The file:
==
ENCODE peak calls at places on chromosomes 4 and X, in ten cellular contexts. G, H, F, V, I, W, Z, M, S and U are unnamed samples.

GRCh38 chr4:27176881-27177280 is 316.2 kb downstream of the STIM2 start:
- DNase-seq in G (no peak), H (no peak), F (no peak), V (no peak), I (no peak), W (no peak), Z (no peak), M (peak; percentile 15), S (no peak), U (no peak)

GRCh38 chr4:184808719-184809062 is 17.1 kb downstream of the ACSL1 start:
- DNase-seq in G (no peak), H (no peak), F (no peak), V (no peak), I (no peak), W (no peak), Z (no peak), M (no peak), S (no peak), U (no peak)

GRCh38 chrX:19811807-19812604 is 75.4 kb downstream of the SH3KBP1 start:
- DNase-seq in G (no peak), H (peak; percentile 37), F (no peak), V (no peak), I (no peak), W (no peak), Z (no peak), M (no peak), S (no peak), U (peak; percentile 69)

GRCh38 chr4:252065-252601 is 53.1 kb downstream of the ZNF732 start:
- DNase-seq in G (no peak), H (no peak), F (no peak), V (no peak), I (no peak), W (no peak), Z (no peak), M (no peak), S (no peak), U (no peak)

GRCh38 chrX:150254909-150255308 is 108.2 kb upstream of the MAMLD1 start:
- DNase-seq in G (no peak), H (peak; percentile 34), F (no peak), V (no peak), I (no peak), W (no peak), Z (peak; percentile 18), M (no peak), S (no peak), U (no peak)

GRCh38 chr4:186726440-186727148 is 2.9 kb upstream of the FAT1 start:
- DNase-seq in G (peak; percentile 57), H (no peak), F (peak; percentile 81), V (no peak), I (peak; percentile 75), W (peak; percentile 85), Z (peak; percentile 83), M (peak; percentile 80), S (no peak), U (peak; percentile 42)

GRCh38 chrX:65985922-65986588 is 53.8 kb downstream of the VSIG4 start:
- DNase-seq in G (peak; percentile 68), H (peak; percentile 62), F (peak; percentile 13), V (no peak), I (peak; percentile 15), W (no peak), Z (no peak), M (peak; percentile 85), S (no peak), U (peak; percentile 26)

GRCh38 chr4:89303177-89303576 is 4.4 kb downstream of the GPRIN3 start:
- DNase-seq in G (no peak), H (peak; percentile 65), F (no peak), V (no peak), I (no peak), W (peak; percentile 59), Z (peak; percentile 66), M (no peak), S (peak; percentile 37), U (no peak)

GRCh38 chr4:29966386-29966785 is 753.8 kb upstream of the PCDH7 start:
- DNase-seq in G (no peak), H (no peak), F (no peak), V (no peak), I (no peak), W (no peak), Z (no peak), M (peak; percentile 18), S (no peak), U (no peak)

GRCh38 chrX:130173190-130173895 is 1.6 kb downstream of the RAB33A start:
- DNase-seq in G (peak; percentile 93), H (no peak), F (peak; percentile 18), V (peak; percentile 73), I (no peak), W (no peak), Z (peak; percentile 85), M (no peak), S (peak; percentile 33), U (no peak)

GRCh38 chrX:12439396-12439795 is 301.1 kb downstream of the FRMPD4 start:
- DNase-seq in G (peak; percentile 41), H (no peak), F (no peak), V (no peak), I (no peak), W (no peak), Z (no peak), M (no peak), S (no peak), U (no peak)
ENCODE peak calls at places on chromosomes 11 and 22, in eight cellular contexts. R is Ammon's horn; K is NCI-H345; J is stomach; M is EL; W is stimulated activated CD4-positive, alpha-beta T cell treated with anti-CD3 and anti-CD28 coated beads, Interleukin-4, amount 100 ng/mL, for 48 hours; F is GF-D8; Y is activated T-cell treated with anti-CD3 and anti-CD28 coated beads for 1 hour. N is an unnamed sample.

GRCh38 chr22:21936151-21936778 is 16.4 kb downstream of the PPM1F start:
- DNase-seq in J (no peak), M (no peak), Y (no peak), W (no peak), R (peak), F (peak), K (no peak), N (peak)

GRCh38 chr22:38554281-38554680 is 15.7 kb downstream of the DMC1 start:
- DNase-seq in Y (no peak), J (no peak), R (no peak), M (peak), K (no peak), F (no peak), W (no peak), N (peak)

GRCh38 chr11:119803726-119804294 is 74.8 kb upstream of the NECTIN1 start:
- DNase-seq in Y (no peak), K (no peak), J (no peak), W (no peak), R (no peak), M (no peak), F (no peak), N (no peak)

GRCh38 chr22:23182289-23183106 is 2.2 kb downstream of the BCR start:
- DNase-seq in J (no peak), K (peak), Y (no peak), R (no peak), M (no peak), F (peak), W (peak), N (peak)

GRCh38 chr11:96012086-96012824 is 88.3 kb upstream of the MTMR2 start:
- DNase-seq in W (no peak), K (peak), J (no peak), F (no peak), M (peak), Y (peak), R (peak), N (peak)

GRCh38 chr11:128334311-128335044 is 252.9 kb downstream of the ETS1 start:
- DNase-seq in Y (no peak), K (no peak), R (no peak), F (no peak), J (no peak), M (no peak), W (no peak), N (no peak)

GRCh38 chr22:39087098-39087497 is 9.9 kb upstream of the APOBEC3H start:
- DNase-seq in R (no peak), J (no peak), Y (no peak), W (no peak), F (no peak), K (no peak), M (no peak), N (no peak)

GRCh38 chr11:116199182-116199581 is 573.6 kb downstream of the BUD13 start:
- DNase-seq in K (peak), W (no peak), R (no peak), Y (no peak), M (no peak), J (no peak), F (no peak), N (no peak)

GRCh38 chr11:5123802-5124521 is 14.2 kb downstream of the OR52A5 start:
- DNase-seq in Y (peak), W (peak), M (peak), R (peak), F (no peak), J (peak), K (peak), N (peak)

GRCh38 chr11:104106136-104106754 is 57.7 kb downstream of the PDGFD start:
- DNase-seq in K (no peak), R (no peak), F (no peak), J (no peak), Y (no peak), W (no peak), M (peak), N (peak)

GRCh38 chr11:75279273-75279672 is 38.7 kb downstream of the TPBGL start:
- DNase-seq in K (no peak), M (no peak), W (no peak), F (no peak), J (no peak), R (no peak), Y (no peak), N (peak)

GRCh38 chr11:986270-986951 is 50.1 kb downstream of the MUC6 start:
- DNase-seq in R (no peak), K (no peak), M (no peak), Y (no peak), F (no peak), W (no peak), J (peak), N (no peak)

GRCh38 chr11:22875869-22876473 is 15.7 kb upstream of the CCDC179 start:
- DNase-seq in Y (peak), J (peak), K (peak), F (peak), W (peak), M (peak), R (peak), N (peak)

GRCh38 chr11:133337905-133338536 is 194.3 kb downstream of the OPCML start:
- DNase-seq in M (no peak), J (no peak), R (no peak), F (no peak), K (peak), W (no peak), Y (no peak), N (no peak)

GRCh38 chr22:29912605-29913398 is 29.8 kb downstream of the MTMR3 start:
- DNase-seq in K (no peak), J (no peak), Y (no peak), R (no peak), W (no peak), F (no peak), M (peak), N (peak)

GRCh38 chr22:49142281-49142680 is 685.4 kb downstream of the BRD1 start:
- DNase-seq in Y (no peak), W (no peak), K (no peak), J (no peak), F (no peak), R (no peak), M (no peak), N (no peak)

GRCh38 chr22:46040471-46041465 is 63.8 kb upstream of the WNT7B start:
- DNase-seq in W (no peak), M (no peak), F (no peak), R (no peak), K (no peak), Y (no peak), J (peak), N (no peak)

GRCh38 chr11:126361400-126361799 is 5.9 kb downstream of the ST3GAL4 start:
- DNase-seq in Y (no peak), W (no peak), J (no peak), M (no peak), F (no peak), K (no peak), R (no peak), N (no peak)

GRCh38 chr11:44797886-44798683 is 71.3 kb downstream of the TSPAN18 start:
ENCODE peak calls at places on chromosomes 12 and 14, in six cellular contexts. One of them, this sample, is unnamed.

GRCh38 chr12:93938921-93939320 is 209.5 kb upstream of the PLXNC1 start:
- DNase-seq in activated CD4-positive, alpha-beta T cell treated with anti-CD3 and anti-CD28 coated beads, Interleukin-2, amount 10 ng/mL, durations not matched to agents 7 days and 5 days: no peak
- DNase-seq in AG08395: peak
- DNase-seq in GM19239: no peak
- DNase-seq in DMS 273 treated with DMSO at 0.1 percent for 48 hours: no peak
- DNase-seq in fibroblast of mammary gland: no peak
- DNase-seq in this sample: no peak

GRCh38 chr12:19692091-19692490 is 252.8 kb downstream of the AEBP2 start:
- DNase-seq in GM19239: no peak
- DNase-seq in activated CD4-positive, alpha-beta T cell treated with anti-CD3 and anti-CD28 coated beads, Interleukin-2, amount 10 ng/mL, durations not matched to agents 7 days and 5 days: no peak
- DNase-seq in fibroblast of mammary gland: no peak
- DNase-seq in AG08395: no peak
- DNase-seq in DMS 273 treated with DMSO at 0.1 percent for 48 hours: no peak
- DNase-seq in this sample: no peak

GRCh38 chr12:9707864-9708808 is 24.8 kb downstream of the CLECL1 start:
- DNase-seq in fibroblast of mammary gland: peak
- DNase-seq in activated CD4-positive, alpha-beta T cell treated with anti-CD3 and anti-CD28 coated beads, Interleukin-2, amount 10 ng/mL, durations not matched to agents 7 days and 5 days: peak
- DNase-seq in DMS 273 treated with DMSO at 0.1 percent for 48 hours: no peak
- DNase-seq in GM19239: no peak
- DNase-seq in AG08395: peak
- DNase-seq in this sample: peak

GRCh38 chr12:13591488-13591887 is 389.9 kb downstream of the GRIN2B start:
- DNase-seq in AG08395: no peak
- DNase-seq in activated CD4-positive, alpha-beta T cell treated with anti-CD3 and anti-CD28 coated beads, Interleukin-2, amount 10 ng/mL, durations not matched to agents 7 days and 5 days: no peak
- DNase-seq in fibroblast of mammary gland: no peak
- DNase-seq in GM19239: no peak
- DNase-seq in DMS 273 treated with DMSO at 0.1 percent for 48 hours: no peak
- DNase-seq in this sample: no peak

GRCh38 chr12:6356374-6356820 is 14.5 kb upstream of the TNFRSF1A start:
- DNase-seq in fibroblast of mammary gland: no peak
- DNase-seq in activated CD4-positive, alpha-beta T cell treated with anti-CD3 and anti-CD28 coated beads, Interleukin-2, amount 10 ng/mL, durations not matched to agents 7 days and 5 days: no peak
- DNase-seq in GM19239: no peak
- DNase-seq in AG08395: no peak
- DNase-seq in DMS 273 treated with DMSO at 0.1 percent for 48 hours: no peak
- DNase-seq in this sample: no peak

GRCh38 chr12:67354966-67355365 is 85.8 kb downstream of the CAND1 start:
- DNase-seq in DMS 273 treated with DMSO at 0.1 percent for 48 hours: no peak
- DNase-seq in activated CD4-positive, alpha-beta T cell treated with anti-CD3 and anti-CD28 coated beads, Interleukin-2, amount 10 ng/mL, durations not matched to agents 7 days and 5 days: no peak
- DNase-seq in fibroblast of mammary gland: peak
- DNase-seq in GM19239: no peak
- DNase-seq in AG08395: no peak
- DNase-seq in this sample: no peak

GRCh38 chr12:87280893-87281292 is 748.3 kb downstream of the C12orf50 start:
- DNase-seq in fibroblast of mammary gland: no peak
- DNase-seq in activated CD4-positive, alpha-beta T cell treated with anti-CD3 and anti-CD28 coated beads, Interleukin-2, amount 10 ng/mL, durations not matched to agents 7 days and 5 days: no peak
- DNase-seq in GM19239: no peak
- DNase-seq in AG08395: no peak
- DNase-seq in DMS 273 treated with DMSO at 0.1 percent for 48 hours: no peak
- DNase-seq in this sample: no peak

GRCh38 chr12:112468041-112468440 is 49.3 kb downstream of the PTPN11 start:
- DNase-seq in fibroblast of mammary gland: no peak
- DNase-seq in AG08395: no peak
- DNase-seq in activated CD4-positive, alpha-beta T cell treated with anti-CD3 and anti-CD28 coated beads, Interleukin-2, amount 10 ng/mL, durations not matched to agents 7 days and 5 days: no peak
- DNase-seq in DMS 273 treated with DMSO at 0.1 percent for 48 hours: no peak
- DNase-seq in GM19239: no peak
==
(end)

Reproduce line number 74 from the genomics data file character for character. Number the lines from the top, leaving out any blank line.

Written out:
- DNase-seq in AG08395: no peak